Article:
D
Excerpts on PI-Led Missions from National Research Council Decadal Survey Reports

Issue

Excerpt

Page

Astronomy and Astrophysics in the New Millennium (2001)

Support for and comments on the Explorer Program

“… the extremely successful Explorer program provides targeted small-mission opportunities for advances in many areas of astronomy and astrophysics. The committee endorses the continuation of a vigorous Explorer program.”

7

 

“The Explorer program is very successful and has elicited many highly innovative, cost-effective proposals for small missions from the community. The committee endorses the continuation of a vigorous Explorer program by NASA.”

28

 

“NASA’s Explorer program has been extremely successful because it provides frequent access to space for innovative projects across the entire field of astrophysics.”

135

 

“Small and moderate missions add important dimensions to NASA’s space astronomy program: respectively, rapid response and targeted science. The Explorer program, an effective response to the need for frequent small-mission opportunities, should be continued at its current level. Because they can deploy new technology on relatively short time scales or move rapidly to follow up on recent discoveries, newly conceived missions of moderate cost can at times scientifically outperform the large missions on particular problems. Given the lower costs of small and moderate missions, an occasional failure can be accepted, although no failure in space occurs without some political cost to the program. Compared with one or two larger missions, several moderate and many small missions will more likely provide greater opportunities for developing a diverse set of new technologies and for training experimental space scientists. On several accounts, moderate and small missions can be extremely cost-effective.”

194

This decadal survey did not explicitly analyze Explorer or Discovery missions

“The committee made a careful attempt to define the boundary between projects it would consider and those it would not. First, judging that the Explorer and Discovery programs at NASA are suitably peer-reviewed, the committee did not make any recommendations on individual projects in these programs.”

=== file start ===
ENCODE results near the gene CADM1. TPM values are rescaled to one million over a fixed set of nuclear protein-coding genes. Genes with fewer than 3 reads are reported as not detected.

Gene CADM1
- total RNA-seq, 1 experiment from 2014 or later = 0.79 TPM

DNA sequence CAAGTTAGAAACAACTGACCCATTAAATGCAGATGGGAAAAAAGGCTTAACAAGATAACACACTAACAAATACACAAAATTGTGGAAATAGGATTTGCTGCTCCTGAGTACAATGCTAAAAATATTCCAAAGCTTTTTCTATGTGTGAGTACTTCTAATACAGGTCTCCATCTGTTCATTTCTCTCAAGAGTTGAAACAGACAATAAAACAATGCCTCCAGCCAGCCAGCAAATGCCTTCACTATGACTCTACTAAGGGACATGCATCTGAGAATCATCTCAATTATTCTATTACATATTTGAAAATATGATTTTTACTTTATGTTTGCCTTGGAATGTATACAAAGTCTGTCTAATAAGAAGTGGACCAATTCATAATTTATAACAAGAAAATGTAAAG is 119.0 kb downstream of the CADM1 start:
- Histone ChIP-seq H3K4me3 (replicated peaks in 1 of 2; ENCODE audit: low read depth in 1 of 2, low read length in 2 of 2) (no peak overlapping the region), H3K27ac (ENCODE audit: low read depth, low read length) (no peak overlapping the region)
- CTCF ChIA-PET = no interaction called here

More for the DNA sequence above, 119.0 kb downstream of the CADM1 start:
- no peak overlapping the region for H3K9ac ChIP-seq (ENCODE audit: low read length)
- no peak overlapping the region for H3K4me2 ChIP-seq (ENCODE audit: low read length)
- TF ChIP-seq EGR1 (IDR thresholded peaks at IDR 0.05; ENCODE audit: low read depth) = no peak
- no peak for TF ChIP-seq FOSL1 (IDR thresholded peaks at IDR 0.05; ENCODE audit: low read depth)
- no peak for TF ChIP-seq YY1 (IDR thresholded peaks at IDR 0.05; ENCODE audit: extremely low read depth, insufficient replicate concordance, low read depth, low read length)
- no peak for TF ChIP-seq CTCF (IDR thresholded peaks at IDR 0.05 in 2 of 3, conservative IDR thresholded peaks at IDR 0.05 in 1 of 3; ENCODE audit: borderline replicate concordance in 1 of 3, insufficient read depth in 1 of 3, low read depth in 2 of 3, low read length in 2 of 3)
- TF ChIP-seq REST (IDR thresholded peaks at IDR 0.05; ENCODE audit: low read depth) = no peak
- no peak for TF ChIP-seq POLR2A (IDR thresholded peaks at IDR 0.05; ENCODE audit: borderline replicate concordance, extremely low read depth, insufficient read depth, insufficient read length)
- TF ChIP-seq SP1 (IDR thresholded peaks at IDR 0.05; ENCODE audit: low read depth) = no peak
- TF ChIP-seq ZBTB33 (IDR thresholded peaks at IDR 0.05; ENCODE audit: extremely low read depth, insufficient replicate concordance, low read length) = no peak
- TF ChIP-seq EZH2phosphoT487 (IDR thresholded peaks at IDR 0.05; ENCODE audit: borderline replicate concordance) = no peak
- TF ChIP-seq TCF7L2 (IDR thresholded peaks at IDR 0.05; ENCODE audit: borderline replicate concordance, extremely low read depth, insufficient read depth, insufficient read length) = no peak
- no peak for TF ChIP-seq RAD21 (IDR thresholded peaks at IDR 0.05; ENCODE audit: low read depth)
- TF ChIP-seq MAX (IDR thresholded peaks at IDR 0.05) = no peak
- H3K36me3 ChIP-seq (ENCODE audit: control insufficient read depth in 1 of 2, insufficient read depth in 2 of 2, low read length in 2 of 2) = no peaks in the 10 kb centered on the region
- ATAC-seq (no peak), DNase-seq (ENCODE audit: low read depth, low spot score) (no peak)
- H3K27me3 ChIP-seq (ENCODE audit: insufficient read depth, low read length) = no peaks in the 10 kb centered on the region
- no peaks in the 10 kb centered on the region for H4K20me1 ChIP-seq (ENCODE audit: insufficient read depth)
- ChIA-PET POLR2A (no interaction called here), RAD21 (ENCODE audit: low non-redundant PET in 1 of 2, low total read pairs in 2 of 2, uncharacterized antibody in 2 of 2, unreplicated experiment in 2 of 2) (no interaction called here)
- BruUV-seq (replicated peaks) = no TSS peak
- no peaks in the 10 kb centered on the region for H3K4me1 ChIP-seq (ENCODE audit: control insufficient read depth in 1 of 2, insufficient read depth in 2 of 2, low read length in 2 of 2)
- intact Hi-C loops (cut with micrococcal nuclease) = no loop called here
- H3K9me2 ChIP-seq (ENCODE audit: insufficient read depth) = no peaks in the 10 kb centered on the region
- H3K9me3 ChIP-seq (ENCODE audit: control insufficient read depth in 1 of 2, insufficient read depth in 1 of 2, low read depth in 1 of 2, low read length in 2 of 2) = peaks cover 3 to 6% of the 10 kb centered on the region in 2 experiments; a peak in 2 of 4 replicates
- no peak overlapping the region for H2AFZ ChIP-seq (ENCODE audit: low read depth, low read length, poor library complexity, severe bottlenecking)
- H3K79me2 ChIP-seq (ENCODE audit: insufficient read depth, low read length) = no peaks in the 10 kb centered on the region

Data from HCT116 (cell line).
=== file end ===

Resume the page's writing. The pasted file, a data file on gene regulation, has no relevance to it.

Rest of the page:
22

 

“Explorer and Discovery missions are regarded as small initiatives. Since they are peer-reviewed, the committee did not prioritize them.”

35



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Principal-Investigator-Led Missions in the Space Sciences D Excerpts on PI-Led Missions from National Research Council Decadal Survey Reports Issue Excerpt Page Astronomy and Astrophysics in the New Millennium (2001) Support for and comments on the Explorer Program “… the extremely successful Explorer program provides targeted small-mission opportunities for advances in many areas of astronomy and astrophysics. The committee endorses the continuation of a vigorous Explorer program.” 7   “The Explorer program is very successful and has elicited many highly innovative, cost-effective proposals for small missions from the community. The committee endorses the continuation of a vigorous Explorer program by NASA.” 28   “NASA’s Explorer program has been extremely successful because it provides frequent access to space for innovative projects across the entire field of astrophysics.” 135   “Small and moderate missions add important dimensions to NASA’s space astronomy program: respectively, rapid response and targeted science. The Explorer program, an effective response to the need for frequent small-mission opportunities, should be continued at its current level. Because they can deploy new technology on relatively short time scales or move rapidly to follow up on recent discoveries, newly conceived missions of moderate cost can at times scientifically outperform the large missions on particular problems. Given the lower costs of small and moderate missions, an occasional failure can be accepted, although no failure in space occurs without some political cost to the program. Compared with one or two larger missions, several moderate and many small missions will more likely provide greater opportunities for developing a diverse set of new technologies and for training experimental space scientists. On several accounts, moderate and small missions can be extremely cost-effective.” 194 This decadal survey did not explicitly analyze Explorer or Discovery missions “The committee made a careful attempt to define the boundary between projects it would consider and those it would not. First, judging that the Explorer and Discovery programs at NASA are suitably peer-reviewed, the committee did not make any recommendations on individual projects in these programs.” 22   “Explorer and Discovery missions are regarded as small initiatives. Since they are peer-reviewed, the committee did not prioritize them.” 35